I have been a part of the Young Reporters programme for five years now, firstly as a Young Reporter and then later as a Young Reporter Peer Mentor. This is my second to last article for the scheme and I wanted to use this to take you behind the scenes of Young Reporters to show you the work that goes on to get the columns to publication, and some of the crazier moments too.
The structure of Young Reporters is that each of the groups meets fortnightly for roughly four months and in that time will have three articles published (though some of us have ended up sticking around as mentors and writing quite a few more, I am firmly included in that). The purpose of those meetings is that typically two articles will be read and discussed so that they have peer edited to ensure they are perfect to be sent to the Grimsby Telegraph and published. The other part of the meeting is discussing two ideas for future columns and discussing the angles, research that could be done and any opinions about the topic for the article. There can also be additional parts to meetings to give different opportunities and experiences but that is the main idea.
While that is the formal idea of the meeting explained, what is arguably more important is the personalities in the room and the brilliant atmosphere that they create. As I am sure that you are aware through reading this column, there has been a wide range of different topics that have been written about, from Brexit to Body Image, and Sport to Science. Despite this incredible range, I can guarantee that the discussions in the room at the meeting have been at least triple this number. Anyone that has been a Young Reporter will tell you about the random tangents that discussions can go on, ranging from the very serious to the very humourous. A couple of examples that I will always remember of strange changes of topics of conversation in a matter of minutes is a topic about the political situation in North Korea to Spa massages. The other was a conversation about GCSE Physics exams to how cost effective a Pizza Oven would be.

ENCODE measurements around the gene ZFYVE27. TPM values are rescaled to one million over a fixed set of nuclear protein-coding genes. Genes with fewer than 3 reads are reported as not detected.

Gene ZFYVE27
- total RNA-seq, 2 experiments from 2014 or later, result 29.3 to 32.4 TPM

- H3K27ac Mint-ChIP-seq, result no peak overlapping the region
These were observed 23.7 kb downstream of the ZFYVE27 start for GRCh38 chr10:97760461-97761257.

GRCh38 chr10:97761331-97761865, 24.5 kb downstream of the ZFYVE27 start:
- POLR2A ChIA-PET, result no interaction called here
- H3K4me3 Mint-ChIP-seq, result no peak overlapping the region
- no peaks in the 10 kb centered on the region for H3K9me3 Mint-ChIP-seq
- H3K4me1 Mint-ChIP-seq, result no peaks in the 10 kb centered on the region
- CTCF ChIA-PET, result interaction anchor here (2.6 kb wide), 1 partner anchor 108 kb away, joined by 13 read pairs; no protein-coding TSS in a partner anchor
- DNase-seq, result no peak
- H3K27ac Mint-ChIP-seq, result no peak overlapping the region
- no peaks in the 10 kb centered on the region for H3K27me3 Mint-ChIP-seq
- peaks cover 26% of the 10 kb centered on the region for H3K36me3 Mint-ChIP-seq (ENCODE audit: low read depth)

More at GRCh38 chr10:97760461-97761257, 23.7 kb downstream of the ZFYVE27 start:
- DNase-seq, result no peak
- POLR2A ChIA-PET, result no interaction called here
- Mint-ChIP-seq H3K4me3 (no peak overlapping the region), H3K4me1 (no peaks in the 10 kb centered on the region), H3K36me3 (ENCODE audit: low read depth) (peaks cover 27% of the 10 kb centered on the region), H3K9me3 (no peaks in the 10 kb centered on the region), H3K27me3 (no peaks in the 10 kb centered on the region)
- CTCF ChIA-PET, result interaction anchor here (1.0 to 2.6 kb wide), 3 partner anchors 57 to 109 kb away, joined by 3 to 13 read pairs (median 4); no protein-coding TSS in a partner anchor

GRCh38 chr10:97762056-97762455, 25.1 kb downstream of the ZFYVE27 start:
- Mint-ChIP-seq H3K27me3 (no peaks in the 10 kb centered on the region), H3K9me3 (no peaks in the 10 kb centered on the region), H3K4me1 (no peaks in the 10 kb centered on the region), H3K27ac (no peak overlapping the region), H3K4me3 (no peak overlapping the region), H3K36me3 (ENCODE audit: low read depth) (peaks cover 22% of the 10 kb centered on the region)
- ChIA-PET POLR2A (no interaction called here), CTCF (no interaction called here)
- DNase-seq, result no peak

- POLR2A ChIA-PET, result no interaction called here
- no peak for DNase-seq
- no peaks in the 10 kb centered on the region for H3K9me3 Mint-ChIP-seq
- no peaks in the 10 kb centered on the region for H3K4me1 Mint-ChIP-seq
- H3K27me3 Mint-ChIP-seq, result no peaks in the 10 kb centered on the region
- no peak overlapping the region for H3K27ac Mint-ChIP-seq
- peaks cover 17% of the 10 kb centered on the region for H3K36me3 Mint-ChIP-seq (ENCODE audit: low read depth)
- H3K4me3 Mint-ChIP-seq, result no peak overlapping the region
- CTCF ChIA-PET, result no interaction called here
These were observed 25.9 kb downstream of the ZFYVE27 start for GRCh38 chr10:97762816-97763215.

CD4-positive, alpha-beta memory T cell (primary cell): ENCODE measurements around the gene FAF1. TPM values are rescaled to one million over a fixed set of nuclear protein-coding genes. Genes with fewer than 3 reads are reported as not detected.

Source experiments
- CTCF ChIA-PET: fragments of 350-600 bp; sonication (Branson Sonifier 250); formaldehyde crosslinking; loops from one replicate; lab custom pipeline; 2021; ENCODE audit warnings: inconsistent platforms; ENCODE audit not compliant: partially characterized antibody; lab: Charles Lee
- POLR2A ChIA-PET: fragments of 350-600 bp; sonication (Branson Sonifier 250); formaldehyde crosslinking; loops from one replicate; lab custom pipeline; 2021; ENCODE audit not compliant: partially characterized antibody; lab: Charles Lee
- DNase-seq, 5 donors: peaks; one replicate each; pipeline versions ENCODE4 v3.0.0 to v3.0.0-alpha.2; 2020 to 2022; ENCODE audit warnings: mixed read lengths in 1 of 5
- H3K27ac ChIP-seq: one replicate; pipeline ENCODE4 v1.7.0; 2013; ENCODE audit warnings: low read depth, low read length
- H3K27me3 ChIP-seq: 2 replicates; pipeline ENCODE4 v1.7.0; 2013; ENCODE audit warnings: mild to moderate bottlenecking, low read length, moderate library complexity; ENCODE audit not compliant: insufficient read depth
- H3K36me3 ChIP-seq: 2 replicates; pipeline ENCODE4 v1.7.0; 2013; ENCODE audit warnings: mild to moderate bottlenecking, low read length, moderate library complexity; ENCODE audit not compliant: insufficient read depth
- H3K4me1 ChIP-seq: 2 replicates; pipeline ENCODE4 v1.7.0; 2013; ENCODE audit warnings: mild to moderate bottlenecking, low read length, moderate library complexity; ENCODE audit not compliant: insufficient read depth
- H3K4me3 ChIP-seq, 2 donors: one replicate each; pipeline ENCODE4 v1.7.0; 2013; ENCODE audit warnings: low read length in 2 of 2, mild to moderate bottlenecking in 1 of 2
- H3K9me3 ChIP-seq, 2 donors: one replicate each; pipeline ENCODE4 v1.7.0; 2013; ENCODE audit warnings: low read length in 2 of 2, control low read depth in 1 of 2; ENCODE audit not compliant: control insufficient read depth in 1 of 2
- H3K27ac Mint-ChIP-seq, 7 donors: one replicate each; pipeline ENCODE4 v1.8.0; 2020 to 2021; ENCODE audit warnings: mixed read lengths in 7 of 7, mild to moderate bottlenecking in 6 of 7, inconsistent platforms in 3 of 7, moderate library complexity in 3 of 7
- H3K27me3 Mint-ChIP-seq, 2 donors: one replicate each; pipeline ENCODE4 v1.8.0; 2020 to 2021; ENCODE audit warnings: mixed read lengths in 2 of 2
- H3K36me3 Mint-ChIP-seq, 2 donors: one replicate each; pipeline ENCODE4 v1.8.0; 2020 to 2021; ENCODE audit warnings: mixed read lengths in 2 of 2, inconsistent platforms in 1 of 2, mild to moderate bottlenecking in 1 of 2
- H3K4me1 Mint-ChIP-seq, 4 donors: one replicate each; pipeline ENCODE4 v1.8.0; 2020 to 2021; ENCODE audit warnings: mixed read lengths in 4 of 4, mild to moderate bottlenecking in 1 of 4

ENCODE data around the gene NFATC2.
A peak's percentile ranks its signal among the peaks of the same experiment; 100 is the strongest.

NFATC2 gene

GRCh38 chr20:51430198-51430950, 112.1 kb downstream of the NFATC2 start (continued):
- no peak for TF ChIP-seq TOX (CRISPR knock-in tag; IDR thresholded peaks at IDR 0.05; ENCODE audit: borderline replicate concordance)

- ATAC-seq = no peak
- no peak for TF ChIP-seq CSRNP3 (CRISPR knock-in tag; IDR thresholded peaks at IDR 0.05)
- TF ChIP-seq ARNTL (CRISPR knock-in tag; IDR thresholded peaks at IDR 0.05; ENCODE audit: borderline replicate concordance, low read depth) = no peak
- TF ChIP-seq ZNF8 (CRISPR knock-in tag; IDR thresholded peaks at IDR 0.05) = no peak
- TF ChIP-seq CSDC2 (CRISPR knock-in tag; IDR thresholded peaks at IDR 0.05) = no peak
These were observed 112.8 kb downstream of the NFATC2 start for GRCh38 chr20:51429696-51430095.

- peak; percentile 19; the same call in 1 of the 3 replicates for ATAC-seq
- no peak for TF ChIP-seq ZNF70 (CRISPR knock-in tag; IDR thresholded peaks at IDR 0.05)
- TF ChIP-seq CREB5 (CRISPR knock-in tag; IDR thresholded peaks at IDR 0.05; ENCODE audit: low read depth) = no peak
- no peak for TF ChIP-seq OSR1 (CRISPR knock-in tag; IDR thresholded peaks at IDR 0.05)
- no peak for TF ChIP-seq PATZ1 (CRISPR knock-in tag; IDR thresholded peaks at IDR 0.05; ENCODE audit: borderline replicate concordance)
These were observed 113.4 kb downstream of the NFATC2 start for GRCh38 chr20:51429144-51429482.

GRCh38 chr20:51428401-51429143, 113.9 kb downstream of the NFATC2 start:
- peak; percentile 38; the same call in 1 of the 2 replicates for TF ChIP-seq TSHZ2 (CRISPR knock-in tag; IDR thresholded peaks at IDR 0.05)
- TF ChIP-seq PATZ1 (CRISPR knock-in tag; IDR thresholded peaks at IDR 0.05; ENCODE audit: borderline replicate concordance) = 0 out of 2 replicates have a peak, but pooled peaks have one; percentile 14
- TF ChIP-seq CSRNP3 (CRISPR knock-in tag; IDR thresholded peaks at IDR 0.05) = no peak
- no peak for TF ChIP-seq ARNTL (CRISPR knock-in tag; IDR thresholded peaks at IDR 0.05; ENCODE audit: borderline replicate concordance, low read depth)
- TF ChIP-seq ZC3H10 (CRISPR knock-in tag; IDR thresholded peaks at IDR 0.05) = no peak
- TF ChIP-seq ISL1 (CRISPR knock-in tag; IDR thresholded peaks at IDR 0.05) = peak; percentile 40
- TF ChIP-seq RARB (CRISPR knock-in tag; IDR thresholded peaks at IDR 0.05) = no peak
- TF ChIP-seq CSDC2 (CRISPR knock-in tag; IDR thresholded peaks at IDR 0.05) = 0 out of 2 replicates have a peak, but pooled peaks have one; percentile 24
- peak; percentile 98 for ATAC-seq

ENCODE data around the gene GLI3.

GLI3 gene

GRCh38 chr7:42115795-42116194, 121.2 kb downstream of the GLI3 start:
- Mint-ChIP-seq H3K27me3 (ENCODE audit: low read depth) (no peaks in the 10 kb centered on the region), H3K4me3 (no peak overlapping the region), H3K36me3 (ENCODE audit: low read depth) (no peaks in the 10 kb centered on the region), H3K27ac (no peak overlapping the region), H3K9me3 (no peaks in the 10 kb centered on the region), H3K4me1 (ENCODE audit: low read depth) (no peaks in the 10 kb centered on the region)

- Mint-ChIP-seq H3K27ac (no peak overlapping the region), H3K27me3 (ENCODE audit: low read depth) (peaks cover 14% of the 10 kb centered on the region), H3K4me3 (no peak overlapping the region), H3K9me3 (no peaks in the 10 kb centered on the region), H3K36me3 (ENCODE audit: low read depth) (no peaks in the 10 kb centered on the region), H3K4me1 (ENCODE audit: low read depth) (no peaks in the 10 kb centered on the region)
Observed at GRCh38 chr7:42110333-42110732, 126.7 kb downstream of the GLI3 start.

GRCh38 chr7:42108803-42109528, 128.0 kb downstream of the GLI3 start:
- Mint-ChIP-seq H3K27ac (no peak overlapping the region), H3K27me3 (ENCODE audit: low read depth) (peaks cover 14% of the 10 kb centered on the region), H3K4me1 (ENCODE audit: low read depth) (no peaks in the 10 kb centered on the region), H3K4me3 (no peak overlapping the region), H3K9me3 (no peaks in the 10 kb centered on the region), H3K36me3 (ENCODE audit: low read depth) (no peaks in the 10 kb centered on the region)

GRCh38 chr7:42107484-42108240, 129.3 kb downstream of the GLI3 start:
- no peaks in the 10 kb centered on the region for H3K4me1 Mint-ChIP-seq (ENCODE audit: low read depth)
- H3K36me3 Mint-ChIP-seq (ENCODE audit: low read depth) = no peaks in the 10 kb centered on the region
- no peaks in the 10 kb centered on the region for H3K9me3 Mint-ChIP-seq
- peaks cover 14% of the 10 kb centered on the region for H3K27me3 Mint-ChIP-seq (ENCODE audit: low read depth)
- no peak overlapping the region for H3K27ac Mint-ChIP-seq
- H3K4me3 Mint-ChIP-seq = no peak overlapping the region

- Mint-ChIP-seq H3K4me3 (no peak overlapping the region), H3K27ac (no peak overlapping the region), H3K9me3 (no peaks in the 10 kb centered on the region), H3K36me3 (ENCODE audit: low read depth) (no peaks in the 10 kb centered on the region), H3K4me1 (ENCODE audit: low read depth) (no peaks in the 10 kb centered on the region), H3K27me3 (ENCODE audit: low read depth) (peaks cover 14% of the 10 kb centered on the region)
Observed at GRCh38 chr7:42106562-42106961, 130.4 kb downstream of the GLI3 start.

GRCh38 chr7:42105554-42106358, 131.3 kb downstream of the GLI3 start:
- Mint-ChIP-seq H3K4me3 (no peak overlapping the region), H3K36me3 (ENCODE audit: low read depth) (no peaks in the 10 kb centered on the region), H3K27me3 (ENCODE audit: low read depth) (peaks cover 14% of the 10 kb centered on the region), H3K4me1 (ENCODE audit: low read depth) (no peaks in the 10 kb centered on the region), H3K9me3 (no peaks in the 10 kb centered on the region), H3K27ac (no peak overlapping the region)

As the examples I’ve mentioned hopefully serve to prove, I defy anyone to be a Young Reporter and not be able to say that they didn’t augh at least once during a meeting, and that they did not enjoy their time as a Young Reporter.
On a personal note, Young Reporters has had a huge effect on my life, even if I am “a part of the furniture” by this point. I cannot say how great and supportive all of the staff past and present have been, it’s been absolutely huge. I have gained so much more confidence, learnt about subjects I knew nothing about, and had opportunities to be involved in other associated groups, such as Youth Action which have made my life even better and along with this scheme and gave me a plethora of great skills and experiences.
In line with all of this, if you enjoy English at school, or are passionate about a topic, or just want to meet new people and gain new skills (or have something good to go on your CV), then I highly encourage you to apply to this scheme. If you are between 12 and 19, and would be interested in this fabulous opportunity, please contact firstname.lastname@example.org for any further information or an application form. If you know any friends or relatives who may be interested in this, I urge you to pass this information on – it might just be exactly what they are looking for.
The final point to make is just a thank you to all the Staff and Young Reporters who make this scheme one of the best. I may have one article still to write but I wanted to use that to show using what I have learned from this scheme when newly at university. Finally, I have laughed, smiled and enjoyed myself beyond words and when I move away I am going to miss Young Reporters dearly.
Article by Young Reporter Andrew Hill
Appeared in Grimsby Telegraph 10th September 2019